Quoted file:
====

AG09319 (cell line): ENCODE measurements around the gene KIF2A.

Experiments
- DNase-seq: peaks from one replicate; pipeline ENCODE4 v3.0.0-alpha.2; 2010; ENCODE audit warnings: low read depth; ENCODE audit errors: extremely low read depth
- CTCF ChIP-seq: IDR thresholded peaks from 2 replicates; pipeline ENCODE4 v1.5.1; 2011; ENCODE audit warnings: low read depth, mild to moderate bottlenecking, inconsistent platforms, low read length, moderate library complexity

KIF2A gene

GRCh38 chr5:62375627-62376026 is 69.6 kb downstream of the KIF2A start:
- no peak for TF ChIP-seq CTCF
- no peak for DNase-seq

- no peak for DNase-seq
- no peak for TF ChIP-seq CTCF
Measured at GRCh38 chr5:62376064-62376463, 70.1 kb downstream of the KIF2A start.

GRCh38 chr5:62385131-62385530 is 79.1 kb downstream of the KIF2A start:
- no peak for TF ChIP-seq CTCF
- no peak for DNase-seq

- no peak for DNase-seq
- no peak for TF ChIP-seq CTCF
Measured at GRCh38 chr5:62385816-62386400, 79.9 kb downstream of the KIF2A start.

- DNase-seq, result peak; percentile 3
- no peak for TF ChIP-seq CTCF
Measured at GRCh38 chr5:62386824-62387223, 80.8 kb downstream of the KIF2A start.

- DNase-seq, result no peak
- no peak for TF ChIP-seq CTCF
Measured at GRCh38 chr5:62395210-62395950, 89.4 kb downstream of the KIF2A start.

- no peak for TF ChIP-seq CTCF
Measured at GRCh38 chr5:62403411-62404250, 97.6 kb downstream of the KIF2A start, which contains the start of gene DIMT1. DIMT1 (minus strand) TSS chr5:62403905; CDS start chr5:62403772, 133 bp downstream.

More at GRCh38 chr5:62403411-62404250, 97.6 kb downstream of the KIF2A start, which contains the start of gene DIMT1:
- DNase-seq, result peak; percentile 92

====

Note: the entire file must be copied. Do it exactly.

AG09319 (cell line): ENCODE measurements around the gene KIF2A.

Experiments
- DNase-seq: peaks from one replicate; pipeline ENCODE4 v3.0.0-alpha.2; 2010; ENCODE audit warnings: low read depth; ENCODE audit errors: extremely low read depth
- CTCF ChIP-seq: IDR thresholded peaks from 2 replicates; pipeline ENCODE4 v1.5.1; 2011; ENCODE audit warnings: low read depth, mild to moderate bottlenecking, inconsistent platforms, low read length, moderate library complexity

KIF2A gene

GRCh38 chr5:62375627-62376026 is 69.6 kb downstream of the KIF2A start:
- no peak for TF ChIP-seq CTCF
- no peak for DNase-seq

- no peak for DNase-seq
- no peak for TF ChIP-seq CTCF
Measured at GRCh38 chr5:62376064-62376463, 70.1 kb downstream of the KIF2A start.

GRCh38 chr5:62385131-62385530 is 79.1 kb downstream of the KIF2A start:
- no peak for TF ChIP-seq CTCF
- no peak for DNase-seq

- no peak for DNase-seq
- no peak for TF ChIP-seq CTCF
Measured at GRCh38 chr5:62385816-62386400, 79.9 kb downstream of the KIF2A start.

- DNase-seq, result peak; percentile 3
- no peak for TF ChIP-seq CTCF
Measured at GRCh38 chr5:62386824-62387223, 80.8 kb downstream of the KIF2A start.

- DNase-seq, result no peak
- no peak for TF ChIP-seq CTCF
Measured at GRCh38 chr5:62395210-62395950, 89.4 kb downstream of the KIF2A start.

- no peak for TF ChIP-seq CTCF
Measured at GRCh38 chr5:62403411-62404250, 97.6 kb downstream of the KIF2A start, which contains the start of gene DIMT1. DIMT1 (minus strand) TSS chr5:62403905; CDS start chr5:62403772, 133 bp downstream.

More at GRCh38 chr5:62403411-62404250, 97.6 kb downstream of the KIF2A start, which contains the start of gene DIMT1:
- DNase-seq, result peak; percentile 92